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Bursitis

bursitis, bursitis of the hip
Bursitis is the inflammation of one or more bursae small sacs of synovial fluid in the body They are lined with a synovial membrane that secretes a lubricating synovial fluid1 There are more than 150 bursae in the human body1 The bursae rest at the points where internal functionaries, such as muscles and tendons, slide across bone Healthy bursae create a smooth, almost frictionless functional gliding surface making normal movement painless When bursitis occurs, however, movement relying on the inflamed bursa becomes difficult and painful Moreover, movement of tendons and muscles over the inflamed bursa aggravates its inflammation, perpetuating the problem Muscle can also be stiffened

Contents

  • 1 Signs and symptoms
  • 2 Cause
  • 3 Examples by site
  • 4 Treatment
  • 5 See also
  • 6 References
  • 7 External links

Signs and symptomsedit

Bursitis commonly affects superficial bursae These include the subacromial, prepatellar, retrocalcaneal, and pes anserinus bursae of the shoulder, knee, heel and shin, etc see below1 Symptoms vary from localized warmth and erythema 1 to joint pain and stiffness, to stinging pain that surrounds the joint around the inflamed bursa In this condition, the pain usually is worse during and after activity, and then the bursa and the surrounding joint becomes stiff the next morning

Causeedit

There can be several concurrent causes Trauma, auto-immune disorders, infection and iatrogenic medicine-related factors can all cause bursitis1 Bursitis is commonly caused by repetitive movement and excessive pressure Shoulders, elbows and knees are the most commonly affected Inflammation of the bursae may also be caused by other inflammatory conditions such as rheumatoid arthritis, scleroderma, systemic lupus erythematosus and gout Immune deficiencies, including HIV and diabetes, can also cause bursitis1 Infrequently, scoliosis can cause bursitis of the shoulders; however, shoulder bursitis is more commonly caused by overuse of the shoulder joint and related muscles

Traumatic injury is another cause of bursitis The inflammation irritates because the bursa no longer fits in the original small area between the bone and the functionary muscle or tendon When the bone increases pressure upon the bursa, bursitis results Sometimes the cause is unknown It can also be associated with various other chronic systemic diseases

Examples by siteedit

The most common examples of this condition:

  • Prepatellar bursitis, "housemaid's knee"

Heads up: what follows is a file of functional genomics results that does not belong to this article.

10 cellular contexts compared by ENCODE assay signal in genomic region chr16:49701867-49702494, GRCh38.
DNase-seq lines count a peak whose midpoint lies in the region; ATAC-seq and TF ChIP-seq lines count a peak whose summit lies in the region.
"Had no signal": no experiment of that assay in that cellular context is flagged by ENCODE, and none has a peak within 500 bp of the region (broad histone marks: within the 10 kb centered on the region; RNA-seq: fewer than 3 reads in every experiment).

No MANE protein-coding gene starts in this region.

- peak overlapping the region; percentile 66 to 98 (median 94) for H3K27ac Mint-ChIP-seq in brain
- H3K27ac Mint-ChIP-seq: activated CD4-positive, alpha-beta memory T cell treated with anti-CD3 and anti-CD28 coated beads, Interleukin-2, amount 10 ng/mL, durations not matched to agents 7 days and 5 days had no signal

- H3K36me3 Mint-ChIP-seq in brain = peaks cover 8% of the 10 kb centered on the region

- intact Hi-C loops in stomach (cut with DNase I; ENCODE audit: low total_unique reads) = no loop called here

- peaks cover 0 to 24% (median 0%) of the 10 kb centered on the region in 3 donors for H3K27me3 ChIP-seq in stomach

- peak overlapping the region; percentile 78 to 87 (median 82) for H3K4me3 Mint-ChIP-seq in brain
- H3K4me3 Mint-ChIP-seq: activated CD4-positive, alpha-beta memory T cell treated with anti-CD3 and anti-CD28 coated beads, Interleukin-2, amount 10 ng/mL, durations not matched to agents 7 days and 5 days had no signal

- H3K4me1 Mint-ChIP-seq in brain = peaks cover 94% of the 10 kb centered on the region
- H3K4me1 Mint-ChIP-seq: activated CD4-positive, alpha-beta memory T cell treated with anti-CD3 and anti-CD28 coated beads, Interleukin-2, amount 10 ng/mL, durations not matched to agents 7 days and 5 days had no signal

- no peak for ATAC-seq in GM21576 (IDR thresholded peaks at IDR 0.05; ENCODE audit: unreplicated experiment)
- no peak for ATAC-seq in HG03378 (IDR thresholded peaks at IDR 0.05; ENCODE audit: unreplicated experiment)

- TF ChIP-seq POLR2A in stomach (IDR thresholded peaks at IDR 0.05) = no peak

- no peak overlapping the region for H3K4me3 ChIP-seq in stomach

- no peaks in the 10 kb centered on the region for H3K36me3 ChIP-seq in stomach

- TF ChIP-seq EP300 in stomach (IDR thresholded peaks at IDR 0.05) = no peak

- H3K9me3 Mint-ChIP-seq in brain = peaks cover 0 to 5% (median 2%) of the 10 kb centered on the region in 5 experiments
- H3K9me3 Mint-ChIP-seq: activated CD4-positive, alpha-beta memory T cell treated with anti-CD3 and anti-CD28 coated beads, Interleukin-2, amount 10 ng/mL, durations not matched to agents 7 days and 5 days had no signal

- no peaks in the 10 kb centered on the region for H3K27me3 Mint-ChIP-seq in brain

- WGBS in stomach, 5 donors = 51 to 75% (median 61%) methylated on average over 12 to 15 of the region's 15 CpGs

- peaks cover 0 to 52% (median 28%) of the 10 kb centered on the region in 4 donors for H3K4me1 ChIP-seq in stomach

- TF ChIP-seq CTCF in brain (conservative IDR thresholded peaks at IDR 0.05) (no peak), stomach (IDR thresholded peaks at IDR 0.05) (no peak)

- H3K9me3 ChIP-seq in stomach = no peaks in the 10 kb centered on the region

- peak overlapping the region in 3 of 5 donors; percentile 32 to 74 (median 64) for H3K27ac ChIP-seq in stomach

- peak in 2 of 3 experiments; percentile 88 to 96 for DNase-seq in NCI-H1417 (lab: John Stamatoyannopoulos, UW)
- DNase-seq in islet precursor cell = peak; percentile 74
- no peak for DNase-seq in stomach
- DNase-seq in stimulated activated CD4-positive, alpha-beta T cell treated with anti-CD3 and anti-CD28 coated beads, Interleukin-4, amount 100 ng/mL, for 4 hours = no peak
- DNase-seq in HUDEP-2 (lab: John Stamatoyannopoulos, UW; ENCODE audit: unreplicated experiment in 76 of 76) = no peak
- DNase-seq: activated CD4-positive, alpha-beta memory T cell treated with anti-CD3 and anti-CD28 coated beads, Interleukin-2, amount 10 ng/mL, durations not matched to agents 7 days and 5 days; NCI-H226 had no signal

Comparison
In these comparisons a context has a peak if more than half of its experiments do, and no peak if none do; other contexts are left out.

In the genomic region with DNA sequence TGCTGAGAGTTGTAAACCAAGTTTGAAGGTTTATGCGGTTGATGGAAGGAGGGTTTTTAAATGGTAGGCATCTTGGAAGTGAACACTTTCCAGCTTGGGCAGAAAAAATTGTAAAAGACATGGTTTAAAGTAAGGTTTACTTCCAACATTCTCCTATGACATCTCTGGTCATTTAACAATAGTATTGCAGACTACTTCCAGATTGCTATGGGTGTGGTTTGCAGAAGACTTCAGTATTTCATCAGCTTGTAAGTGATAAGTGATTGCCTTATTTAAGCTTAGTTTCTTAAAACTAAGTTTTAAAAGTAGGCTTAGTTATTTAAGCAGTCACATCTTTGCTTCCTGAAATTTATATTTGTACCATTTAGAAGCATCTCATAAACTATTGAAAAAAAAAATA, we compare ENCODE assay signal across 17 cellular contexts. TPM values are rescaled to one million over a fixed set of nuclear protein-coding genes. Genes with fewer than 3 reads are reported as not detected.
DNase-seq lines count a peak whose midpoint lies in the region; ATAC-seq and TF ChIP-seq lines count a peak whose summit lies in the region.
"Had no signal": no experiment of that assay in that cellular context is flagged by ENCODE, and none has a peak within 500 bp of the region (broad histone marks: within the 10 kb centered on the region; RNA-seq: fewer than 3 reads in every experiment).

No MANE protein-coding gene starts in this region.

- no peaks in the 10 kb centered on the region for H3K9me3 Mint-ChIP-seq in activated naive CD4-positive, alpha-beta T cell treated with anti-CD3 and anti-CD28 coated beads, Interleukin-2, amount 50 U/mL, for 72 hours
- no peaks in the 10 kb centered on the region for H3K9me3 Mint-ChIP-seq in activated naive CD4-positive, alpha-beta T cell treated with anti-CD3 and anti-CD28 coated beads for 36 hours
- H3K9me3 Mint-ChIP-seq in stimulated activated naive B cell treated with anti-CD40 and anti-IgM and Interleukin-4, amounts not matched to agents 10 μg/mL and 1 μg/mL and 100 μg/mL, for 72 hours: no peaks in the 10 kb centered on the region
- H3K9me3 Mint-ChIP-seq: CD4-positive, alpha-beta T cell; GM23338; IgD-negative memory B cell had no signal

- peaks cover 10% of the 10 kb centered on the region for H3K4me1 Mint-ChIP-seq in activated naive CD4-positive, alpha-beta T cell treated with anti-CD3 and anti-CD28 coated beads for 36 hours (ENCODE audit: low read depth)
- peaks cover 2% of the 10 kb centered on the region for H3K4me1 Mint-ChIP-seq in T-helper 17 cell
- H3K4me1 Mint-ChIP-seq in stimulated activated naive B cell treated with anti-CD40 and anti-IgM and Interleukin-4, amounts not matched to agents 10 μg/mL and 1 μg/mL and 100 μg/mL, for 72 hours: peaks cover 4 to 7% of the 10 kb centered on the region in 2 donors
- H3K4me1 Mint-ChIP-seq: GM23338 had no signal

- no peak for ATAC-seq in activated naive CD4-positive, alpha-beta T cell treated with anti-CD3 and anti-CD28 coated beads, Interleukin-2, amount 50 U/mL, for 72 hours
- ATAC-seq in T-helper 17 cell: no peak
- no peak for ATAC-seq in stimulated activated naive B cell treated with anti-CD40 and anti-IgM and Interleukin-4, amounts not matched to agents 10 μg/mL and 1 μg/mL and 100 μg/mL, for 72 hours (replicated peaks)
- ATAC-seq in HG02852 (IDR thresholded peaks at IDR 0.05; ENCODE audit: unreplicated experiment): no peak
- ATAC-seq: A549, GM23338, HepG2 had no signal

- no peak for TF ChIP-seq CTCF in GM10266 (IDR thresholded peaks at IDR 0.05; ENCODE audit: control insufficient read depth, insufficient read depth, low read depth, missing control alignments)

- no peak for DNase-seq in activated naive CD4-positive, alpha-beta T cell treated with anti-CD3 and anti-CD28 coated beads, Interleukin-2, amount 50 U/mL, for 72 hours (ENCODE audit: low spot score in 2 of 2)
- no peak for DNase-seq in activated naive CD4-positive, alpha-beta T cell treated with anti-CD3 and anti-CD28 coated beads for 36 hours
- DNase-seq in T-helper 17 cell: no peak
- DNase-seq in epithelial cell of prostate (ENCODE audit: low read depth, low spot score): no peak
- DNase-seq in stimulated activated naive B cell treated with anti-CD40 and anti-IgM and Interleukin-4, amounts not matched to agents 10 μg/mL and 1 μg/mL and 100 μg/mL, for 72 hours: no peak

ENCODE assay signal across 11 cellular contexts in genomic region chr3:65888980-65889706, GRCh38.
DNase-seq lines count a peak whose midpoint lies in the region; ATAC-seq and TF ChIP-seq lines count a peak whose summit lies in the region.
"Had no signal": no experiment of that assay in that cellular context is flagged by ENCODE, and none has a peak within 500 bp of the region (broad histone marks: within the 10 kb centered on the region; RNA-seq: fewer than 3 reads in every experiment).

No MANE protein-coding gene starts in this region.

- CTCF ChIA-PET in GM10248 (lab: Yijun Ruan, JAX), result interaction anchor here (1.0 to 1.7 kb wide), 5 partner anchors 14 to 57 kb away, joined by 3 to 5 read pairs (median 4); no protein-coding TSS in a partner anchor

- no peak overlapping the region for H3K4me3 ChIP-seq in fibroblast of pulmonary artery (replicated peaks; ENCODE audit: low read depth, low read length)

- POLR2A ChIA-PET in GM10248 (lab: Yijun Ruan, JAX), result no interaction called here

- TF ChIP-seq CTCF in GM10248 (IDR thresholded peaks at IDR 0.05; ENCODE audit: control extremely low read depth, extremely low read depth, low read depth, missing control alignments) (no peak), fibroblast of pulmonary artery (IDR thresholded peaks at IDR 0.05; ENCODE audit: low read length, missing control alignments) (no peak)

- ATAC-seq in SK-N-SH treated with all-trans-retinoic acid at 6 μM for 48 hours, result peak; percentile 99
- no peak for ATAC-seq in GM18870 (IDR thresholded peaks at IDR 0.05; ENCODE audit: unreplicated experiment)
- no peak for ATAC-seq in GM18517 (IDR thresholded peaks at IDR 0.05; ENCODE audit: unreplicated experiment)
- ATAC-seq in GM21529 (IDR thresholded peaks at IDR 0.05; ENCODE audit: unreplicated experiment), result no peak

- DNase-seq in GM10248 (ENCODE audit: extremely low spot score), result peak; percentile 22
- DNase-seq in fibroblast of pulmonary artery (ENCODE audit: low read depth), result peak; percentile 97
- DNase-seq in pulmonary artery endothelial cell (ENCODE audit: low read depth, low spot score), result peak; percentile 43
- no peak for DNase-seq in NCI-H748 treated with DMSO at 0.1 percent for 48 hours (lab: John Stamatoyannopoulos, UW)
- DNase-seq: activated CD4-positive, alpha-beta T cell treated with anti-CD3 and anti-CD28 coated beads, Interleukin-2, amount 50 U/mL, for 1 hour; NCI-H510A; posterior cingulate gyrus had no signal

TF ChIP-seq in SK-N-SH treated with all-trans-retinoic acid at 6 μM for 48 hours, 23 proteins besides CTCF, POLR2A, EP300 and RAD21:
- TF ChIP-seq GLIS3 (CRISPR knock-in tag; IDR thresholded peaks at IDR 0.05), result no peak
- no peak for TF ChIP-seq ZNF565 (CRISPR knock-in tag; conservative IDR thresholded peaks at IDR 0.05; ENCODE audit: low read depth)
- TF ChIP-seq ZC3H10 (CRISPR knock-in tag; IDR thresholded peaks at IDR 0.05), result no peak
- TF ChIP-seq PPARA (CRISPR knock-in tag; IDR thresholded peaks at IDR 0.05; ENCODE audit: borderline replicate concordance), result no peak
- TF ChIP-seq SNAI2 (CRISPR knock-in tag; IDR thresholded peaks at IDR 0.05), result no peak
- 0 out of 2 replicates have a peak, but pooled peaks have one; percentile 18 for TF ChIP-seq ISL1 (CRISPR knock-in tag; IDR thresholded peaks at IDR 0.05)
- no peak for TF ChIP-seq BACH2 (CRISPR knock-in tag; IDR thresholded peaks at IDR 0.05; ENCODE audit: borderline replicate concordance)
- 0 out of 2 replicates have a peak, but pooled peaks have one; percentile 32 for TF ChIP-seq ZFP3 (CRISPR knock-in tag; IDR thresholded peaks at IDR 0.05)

• Infrapatellar bursitis, "clergyman's knee"
  • Trochanteric bursitis, giving pain over lateral aspect of hip
  • Olecranon bursitis, "student's elbow", characterised by pain and swelling in the elbow
  • Subacromial bursitis, giving shoulder pain, is the most common form of bursitis2
  • Achilles bursitis
  • Retrocalcaneal bursitis
  • Ischial bursitis, "weaver's bottom"
  • Iliopsoas bursitis
  • Anserine bursitis

Treatmentedit

It is important to differentiate between infected and non-infected bursitis People may have surrounding cellulitis and systemic symptoms include a fever The bursa should be aspirated to rule out an infectious process1

Bursae that are not infected can be treated symptomatically with rest, ice, elevation, physiotherapy, anti-inflammatory drugs and pain medication Since bursitis is caused by increased friction from the adjacent structures, a compression bandage is not suggested because compression would create more friction around the joint Chronic bursitis can be amenable to bursectomy and aspiration1 Bursae that are infected require further investigation and antibiotic therapy Steroid therapy may also be considered1 In cases when all conservative treatment fails, surgical therapy may be necessary In a bursectomy the bursa is cut out either endoscopically or with open surgery The bursa grows back in place after a couple of weeks but without any inflammatory component

See alsoedit

  • Calcific bursitis

Referencesedit

  1. ^ a b c d e f g h i Vigorita, Vincent J; Ghelman, Bernard; Mintz, Douglas 2008 Orthopaedic Pathology Second ed Philadelphia: Lippincott Williams and Wilkins p 719 ISBN 978-0-7817-9670-5 
  2. ^ Fauci, Anthony S; Langford, Carol A, eds 2010 Harrison's Rheumatology Second ed McGraw-Hill Professional Publishing; Digital Edition p 271 ISBN 9780071741460 

External linksedit

  • Bursitis treatment from NHS Direct
  • General Bursitis Information at Aboutcom
  • Information from the Mayo Clinic
  • Bursitis Causes, Types, Self-Management, Treatment, Prevention from University of Washington Orthopaedics & Sports Medicine
  • Questions and Answers about Bursitis and Tendinitis – US National Institute of Arthritis and Musculoskeletal and Skin Diseases

bursitis, bursitis elbow, bursitis foot, bursitis of the heel, bursitis of the hip, bursitis of the knee, bursitis of the shoulder, bursitis pain, bursitis symptoms, bursitis treatment


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    Bursitis beatiful post thanks!

    29.10.2014


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